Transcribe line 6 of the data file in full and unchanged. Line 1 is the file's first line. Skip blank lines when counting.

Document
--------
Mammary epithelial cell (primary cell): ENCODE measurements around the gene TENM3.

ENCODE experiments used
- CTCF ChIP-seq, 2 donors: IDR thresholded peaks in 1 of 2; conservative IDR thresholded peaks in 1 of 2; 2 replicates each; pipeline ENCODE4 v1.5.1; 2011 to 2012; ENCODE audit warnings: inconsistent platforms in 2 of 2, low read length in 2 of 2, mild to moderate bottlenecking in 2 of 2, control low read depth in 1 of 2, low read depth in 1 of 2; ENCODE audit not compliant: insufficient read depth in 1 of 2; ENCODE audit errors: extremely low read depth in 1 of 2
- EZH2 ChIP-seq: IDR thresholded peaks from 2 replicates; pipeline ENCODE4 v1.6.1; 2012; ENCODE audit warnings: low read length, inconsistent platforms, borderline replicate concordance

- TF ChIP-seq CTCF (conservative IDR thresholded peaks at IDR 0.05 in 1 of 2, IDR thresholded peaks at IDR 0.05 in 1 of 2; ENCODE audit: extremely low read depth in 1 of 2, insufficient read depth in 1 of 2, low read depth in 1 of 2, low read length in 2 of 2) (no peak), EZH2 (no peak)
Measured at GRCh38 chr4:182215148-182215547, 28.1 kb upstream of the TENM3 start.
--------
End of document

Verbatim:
Measured at GRCh38 chr4:182215148-182215547, 28.1 kb upstream of the TENM3 start.